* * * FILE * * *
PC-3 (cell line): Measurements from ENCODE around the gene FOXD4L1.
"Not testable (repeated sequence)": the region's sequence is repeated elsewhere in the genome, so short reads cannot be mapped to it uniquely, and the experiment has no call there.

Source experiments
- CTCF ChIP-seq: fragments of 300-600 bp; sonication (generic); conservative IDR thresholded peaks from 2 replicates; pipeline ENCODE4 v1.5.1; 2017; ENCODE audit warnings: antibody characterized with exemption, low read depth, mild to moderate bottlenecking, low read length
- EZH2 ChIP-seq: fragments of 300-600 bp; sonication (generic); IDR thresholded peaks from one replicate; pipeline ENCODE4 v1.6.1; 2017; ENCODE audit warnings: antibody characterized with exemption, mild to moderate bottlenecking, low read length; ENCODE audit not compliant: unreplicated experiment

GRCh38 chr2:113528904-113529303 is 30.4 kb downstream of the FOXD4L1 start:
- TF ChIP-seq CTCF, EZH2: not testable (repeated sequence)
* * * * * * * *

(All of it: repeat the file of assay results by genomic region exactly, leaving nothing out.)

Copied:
PC-3 (cell line): Measurements from ENCODE around the gene FOXD4L1.
"Not testable (repeated sequence)": the region's sequence is repeated elsewhere in the genome, so short reads cannot be mapped to it uniquely, and the experiment has no call there.

Source experiments
- CTCF ChIP-seq: fragments of 300-600 bp; sonication (generic); conservative IDR thresholded peaks from 2 replicates; pipeline ENCODE4 v1.5.1; 2017; ENCODE audit warnings: antibody characterized with exemption, low read depth, mild to moderate bottlenecking, low read length
- EZH2 ChIP-seq: fragments of 300-600 bp; sonication (generic); IDR thresholded peaks from one replicate; pipeline ENCODE4 v1.6.1; 2017; ENCODE audit warnings: antibody characterized with exemption, mild to moderate bottlenecking, low read length; ENCODE audit not compliant: unreplicated experiment

GRCh38 chr2:113528904-113529303 is 30.4 kb downstream of the FOXD4L1 start:
- TF ChIP-seq CTCF, EZH2: not testable (repeated sequence)